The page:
A livestock hauler and proponent of the horse meat industry is under investigation for accusations that he illegally sold protected wild horses to slaughterhouses in Mexico. Tom Davis, 64, has purchased more than 1,700 wild horses from the Bureau of Land Management, or about 70 percent of all wild horses sold by the government. Under the rules of the sale, designed to protect the animals, the buyers of wild horses are not allowed to sell any for slaughter.
Davis has documentation for about 756 horses, all of which were shipped to towns on the Mexican border in Texas, where Davis insists they found good homes.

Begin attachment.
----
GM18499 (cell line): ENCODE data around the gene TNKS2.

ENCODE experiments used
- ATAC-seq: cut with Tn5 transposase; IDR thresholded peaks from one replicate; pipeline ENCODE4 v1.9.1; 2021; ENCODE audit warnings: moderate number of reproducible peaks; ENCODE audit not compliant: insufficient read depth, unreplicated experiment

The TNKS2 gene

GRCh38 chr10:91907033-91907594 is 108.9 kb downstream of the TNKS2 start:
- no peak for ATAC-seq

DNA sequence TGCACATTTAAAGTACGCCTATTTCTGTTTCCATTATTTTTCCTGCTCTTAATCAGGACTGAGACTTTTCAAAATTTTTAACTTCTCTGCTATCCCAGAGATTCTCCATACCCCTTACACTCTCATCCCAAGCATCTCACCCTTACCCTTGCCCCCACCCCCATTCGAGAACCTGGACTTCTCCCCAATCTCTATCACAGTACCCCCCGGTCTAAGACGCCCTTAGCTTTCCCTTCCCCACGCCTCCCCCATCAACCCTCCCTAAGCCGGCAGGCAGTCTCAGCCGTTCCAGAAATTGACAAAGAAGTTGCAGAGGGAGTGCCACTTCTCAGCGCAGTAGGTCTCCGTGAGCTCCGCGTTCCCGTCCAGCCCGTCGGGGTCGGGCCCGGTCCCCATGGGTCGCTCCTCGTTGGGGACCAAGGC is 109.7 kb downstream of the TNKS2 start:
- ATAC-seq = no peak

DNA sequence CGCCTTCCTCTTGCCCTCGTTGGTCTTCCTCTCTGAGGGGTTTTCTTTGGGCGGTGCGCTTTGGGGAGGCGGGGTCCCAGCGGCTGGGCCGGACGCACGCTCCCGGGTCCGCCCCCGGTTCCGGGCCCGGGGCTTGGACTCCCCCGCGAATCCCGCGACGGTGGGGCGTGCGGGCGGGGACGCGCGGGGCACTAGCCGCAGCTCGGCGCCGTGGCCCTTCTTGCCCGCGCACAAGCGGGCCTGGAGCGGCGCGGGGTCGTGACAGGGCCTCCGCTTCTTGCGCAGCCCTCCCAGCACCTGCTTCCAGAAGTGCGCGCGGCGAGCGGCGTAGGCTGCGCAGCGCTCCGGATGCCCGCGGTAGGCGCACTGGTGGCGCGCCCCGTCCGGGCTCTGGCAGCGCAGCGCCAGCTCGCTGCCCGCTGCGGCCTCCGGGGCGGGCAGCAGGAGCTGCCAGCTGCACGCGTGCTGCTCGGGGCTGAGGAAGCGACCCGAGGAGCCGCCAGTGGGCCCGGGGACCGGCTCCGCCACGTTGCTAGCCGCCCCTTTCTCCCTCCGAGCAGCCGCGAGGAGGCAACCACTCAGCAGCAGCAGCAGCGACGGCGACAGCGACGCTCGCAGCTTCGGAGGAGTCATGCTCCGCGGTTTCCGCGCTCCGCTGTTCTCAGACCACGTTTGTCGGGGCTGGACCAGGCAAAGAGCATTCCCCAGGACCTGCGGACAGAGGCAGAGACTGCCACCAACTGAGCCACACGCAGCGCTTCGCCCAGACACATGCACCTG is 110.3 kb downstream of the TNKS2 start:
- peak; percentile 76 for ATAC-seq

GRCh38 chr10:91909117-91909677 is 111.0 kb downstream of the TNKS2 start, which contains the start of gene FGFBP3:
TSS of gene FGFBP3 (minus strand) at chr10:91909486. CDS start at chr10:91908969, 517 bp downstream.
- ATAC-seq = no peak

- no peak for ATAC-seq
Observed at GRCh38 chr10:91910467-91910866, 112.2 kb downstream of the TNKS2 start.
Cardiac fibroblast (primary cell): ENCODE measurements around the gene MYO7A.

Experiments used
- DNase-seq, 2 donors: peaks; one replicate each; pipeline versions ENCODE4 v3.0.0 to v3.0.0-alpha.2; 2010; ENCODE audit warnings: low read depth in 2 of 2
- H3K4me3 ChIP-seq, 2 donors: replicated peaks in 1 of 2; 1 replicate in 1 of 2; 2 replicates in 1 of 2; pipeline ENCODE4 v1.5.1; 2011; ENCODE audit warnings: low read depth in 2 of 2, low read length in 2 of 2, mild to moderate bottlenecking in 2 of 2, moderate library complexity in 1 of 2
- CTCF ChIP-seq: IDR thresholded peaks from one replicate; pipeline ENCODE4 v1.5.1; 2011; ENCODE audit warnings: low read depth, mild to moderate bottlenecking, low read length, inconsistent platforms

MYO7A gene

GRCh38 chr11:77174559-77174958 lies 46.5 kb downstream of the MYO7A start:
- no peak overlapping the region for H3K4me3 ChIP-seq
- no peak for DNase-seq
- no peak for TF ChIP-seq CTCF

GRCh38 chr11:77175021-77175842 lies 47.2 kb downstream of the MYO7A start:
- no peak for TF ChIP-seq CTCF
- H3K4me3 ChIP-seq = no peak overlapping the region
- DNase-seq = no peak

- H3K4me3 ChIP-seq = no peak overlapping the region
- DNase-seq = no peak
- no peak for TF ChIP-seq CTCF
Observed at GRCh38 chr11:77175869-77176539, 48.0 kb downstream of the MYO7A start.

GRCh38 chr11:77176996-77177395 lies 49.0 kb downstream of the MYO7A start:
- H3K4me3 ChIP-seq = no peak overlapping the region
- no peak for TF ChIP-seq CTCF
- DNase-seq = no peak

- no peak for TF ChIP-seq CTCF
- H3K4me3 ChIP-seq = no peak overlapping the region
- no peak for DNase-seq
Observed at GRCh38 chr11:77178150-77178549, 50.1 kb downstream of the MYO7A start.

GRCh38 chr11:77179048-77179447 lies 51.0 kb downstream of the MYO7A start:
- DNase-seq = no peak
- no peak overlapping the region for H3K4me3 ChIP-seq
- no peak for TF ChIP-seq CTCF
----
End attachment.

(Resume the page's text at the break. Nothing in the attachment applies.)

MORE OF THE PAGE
Wild horse advocates point out that Davis has repeatedly advocated for opening up the horse meat industry in the U.S., and gives only vague explanations as to what he does with the horses he has bought. "Hell, some of the finest meat you will ever eat is a fat yearling colt," Davis said in May. "What is wrong with taking all those BLM horses they got all fat and shiny and setting up a kill plant?"
Population management for the species has proven difficult for the BLM, with more than 80,000 mustangs ranging over a shrinking habitat in the West. The animals were routinely abused and shipped to dog-food plants before President Nixon passed protective legislation in 1971, and a 2007 law banned commercial horse slaughter.
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